Thursday, April 9, 2009

French Zealots

The French are fanatical about their language hence, my aversion to adopting the native language of the land. Reason being I generally don't support zealotry in any form. 

Case in point the follow sign was posted in the elevators of my office building:

Version 2 After Modifications

Version 3 After Further Modifications

Little does the red penned zealot know that accents on capitalized words are optional


Jennie said...

LOL Maybe he's Quebecois?

BebeJardin said...

Wow, I don't even know what to say about that! I was expecting some inappropiate use of letters to create a curse word of something, but not grammar fixes! Geez...

Anait said...

Haha i was going to say, they're right, there does need to be an accent there.....then I saw Jennie's comment and realized it is just because I'm Quebecoise. I didn't know the French didn't accent capitalized words....hmmmmmm

wcs said...

And he/she didn't get them all, either. Hence my personal rule:

Never correct somebody else's grammar. You will always make a mistake and look foolish.

David said...

-Anait: technically, in French French, capitalized letters should be accentuated too, even though few French people know that (it's more a typography rule than a language rule). On the other hand, when the whole text is in caps, I wouldn't accentuate anything.

-Etrangere Americaine: You got to understand that this need to correct everything comes from some brainwashing we get in school.
Now, even if I can't stand to see spelling or grammatical mistakes in printed material (or in text messages, e-mails, whatever that is addressed to me), I think it's pretty rude to correct anonymously somebody this way. Especially a "gardien" who's most likely never got much education.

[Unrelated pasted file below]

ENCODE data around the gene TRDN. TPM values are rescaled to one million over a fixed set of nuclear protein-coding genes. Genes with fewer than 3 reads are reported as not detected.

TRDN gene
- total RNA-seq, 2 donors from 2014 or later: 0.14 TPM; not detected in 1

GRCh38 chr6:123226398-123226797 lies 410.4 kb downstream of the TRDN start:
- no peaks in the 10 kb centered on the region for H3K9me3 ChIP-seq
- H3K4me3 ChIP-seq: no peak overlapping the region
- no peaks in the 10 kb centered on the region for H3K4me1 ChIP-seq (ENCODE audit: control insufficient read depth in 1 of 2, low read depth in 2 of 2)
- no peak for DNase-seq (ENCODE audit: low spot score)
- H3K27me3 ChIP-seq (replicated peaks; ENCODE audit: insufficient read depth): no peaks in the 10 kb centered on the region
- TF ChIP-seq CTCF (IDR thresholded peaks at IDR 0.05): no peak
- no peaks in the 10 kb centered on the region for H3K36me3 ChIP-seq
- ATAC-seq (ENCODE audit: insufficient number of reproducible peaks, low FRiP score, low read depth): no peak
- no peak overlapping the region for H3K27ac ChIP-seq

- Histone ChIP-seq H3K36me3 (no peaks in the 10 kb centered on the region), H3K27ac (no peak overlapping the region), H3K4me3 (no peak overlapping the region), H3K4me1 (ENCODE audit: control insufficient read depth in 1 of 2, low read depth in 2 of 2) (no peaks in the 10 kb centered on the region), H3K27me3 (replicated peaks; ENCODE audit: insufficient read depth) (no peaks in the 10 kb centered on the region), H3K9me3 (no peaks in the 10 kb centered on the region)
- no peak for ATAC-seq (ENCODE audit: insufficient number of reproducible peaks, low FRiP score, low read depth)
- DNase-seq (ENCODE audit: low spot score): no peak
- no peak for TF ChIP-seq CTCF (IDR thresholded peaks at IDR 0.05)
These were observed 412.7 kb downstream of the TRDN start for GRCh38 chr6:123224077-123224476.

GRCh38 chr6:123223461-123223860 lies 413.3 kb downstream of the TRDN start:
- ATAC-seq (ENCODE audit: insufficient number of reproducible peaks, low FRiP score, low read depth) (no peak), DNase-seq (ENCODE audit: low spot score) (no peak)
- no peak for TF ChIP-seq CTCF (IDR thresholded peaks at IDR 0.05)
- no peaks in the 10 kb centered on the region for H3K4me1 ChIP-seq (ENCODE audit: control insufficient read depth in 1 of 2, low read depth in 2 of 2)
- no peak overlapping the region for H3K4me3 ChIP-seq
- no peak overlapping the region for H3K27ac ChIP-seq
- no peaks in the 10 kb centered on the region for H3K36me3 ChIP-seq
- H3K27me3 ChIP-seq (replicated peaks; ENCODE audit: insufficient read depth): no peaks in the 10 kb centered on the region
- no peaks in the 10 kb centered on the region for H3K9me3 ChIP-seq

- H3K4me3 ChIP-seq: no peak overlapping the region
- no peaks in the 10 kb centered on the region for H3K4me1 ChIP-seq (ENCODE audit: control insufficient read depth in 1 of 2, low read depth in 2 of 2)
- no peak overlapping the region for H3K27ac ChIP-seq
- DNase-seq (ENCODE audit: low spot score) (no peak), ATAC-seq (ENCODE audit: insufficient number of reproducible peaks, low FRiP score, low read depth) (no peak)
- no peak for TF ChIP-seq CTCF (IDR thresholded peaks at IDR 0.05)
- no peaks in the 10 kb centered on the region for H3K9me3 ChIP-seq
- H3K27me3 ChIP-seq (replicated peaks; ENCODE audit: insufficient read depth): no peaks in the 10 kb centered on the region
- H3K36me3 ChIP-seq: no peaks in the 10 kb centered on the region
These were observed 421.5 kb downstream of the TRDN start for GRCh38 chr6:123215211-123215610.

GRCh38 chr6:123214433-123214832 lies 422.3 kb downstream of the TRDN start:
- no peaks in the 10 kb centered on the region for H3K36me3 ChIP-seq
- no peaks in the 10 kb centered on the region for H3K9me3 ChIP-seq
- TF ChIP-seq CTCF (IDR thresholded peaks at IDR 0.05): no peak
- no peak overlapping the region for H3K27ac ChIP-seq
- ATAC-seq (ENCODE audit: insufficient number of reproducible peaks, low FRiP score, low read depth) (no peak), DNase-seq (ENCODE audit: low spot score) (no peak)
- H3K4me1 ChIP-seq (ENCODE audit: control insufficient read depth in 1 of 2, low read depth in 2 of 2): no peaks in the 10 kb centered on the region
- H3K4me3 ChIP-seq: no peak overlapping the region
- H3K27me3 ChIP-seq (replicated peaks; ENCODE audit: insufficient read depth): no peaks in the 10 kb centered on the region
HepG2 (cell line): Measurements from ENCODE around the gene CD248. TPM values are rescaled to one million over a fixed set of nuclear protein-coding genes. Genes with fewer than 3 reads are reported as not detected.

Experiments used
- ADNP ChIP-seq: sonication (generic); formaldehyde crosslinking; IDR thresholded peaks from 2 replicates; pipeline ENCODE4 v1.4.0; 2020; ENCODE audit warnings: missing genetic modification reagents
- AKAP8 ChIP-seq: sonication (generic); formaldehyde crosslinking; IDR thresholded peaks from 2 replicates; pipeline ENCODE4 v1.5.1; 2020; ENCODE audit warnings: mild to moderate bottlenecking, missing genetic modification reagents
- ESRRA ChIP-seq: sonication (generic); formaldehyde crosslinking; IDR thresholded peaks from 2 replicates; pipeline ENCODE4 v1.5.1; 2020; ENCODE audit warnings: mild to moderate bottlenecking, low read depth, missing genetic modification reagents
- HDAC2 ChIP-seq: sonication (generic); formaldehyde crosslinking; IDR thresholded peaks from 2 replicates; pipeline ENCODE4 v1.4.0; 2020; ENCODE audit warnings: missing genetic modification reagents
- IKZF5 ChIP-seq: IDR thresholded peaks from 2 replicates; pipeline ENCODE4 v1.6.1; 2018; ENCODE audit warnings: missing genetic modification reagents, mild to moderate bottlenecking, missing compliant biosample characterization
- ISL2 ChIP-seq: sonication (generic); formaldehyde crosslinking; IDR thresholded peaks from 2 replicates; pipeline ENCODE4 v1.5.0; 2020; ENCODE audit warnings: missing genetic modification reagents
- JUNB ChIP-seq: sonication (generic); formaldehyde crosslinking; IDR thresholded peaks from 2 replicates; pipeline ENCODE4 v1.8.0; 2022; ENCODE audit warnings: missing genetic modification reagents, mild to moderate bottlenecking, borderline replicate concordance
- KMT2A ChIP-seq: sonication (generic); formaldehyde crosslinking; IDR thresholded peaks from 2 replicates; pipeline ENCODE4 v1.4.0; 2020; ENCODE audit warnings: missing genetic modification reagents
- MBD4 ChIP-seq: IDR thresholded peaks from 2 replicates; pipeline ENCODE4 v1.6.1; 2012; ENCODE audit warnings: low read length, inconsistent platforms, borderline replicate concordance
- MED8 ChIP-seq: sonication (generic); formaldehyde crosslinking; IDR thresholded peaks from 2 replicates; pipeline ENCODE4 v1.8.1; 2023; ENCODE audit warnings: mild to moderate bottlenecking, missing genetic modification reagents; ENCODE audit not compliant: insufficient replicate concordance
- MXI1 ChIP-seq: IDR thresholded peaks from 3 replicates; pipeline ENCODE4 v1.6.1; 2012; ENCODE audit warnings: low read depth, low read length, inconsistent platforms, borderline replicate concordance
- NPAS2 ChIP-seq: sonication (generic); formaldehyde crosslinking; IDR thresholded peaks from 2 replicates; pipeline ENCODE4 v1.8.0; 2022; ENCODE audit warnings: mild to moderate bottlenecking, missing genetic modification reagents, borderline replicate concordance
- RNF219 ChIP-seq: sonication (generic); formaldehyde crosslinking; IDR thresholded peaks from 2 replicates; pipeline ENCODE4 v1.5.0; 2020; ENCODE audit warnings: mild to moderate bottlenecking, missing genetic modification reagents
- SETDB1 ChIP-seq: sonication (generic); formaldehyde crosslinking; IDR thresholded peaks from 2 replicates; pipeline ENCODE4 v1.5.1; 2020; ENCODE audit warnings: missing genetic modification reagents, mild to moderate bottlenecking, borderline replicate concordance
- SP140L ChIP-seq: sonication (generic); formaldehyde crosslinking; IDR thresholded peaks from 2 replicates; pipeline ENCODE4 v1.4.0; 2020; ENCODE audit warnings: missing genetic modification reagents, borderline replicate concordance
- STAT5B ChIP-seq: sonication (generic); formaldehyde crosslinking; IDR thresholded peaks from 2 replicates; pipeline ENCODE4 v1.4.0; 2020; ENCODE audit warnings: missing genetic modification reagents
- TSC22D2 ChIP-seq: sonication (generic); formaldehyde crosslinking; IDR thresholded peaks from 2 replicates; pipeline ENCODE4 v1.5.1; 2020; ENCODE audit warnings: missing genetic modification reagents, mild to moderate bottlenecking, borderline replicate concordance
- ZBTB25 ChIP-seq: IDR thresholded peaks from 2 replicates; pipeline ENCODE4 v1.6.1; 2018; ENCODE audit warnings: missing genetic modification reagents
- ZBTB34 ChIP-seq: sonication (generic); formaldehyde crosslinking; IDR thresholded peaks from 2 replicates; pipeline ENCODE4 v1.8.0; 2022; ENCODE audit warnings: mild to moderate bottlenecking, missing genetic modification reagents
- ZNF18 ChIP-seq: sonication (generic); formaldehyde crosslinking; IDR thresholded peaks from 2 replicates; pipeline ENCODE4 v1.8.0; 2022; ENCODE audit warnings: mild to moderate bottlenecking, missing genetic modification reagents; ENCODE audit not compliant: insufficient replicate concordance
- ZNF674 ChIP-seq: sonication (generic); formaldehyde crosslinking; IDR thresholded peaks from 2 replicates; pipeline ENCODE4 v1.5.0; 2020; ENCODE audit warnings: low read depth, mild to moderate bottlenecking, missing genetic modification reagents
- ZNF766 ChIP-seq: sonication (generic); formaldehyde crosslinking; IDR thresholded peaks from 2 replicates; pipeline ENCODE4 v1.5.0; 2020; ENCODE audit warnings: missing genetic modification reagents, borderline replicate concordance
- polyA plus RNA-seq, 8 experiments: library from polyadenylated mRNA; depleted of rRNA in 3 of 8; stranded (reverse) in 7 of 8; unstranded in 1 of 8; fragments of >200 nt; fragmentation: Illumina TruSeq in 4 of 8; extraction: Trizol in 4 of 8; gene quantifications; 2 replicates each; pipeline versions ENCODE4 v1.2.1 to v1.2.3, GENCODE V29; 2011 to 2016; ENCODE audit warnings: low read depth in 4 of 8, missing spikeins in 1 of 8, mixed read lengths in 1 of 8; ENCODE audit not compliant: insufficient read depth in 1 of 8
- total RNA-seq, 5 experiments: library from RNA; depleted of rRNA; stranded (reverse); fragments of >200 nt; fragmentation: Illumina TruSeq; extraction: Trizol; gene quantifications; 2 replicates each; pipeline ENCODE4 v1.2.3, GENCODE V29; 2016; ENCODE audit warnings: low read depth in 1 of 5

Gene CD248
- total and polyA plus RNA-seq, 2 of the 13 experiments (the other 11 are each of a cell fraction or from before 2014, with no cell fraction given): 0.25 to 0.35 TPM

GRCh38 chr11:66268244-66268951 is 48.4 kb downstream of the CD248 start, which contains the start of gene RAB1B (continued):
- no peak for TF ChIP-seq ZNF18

And sure linguistic zealotry should be avoided, but behaviors such as French teenagers today who can't spell anything because they've never opened a book in their life, or such as educated Americans whose spelling are terrible for reasons that escape me (especially because English is one of the easiest language to spell) are not acceptable either.

Also, this is not an appropriate excuse to not learn the language (actually, I think there's no excuse for not learning the local language of the place where one lives). :-)

L'Étrangère Americaine said...

David truth of the matter is that I'm not quite intelligent enough to learn French. Hence, I find any possible excuse out there to avoid it; hence this post.

Ken Broadhurst said...

David, I disagree with you when you say English spelling is so easy. If it were, the "spelling bee" wouldn't be such a big deal in America. C'est un peu notre dictée de Bernard Pivot.

Jasmine, I know you can learn French. But it's a very long process and you have to be willing to make a million mistakes a day for many years. French people are not any more intelligent than anybody else. And look how many non-French people (in Africa, to give one example) learn French. The problem is that it's very hard to learn a language after the age of 12 or so. Bon courage. Ken

David said...

Ken sorry to disappoint you, but compare English with pretty much any other language, it has one of the easiest spelling (no agreement, no conjugation, very logical in many ways, few exceptions, etc, etc)
When I first arrived in the US, I couldn't understand what the deal was with spelling bees, they really seemed like a joke to me.
Later I understood: basic education is more than terrible in the US (to the point that so many people can't even spell their language while it's so easy to spell... and let's not even talk about general cultural knowledge such as history or geography).

And as far as learning languages are concerned, I'm not sure where you got that age 12 thing. But it's true that the older you get, the harder it is to learn a language.